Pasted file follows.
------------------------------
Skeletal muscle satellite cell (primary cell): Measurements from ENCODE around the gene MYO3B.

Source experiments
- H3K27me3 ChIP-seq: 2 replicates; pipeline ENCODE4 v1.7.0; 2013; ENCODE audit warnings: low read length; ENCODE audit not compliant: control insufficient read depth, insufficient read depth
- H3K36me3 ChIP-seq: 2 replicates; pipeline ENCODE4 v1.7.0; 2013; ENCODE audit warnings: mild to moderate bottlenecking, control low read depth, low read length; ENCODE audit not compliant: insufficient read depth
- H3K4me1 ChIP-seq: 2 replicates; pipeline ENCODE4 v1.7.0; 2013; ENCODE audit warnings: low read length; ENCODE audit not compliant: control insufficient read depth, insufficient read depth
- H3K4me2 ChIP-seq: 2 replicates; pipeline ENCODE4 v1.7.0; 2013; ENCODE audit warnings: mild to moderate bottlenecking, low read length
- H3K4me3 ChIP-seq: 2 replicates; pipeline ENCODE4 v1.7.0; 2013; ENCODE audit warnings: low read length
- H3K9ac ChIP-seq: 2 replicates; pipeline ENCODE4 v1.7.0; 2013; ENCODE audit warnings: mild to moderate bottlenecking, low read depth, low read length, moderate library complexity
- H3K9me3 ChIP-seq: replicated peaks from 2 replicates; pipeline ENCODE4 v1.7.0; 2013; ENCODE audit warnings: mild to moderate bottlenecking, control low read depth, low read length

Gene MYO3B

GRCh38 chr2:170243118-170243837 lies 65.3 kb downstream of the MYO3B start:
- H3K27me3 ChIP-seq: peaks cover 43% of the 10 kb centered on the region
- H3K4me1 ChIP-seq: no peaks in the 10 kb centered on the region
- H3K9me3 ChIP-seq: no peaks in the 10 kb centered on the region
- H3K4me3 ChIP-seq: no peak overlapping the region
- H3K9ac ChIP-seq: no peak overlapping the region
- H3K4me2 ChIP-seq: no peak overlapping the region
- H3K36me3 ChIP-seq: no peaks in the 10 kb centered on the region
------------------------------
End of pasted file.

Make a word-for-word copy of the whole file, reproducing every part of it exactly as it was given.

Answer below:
Skeletal muscle satellite cell (primary cell): Measurements from ENCODE around the gene MYO3B.

Source experiments
- H3K27me3 ChIP-seq: 2 replicates; pipeline ENCODE4 v1.7.0; 2013; ENCODE audit warnings: low read length; ENCODE audit not compliant: control insufficient read depth, insufficient read depth
- H3K36me3 ChIP-seq: 2 replicates; pipeline ENCODE4 v1.7.0; 2013; ENCODE audit warnings: mild to moderate bottlenecking, control low read depth, low read length; ENCODE audit not compliant: insufficient read depth
- H3K4me1 ChIP-seq: 2 replicates; pipeline ENCODE4 v1.7.0; 2013; ENCODE audit warnings: low read length; ENCODE audit not compliant: control insufficient read depth, insufficient read depth
- H3K4me2 ChIP-seq: 2 replicates; pipeline ENCODE4 v1.7.0; 2013; ENCODE audit warnings: mild to moderate bottlenecking, low read length
- H3K4me3 ChIP-seq: 2 replicates; pipeline ENCODE4 v1.7.0; 2013; ENCODE audit warnings: low read length
- H3K9ac ChIP-seq: 2 replicates; pipeline ENCODE4 v1.7.0; 2013; ENCODE audit warnings: mild to moderate bottlenecking, low read depth, low read length, moderate library complexity
- H3K9me3 ChIP-seq: replicated peaks from 2 replicates; pipeline ENCODE4 v1.7.0; 2013; ENCODE audit warnings: mild to moderate bottlenecking, control low read depth, low read length

Gene MYO3B

GRCh38 chr2:170243118-170243837 lies 65.3 kb downstream of the MYO3B start:
- H3K27me3 ChIP-seq: peaks cover 43% of the 10 kb centered on the region
- H3K4me1 ChIP-seq: no peaks in the 10 kb centered on the region
- H3K9me3 ChIP-seq: no peaks in the 10 kb centered on the region
- H3K4me3 ChIP-seq: no peak overlapping the region
- H3K9ac ChIP-seq: no peak overlapping the region
- H3K4me2 ChIP-seq: no peak overlapping the region
- H3K36me3 ChIP-seq: no peaks in the 10 kb centered on the region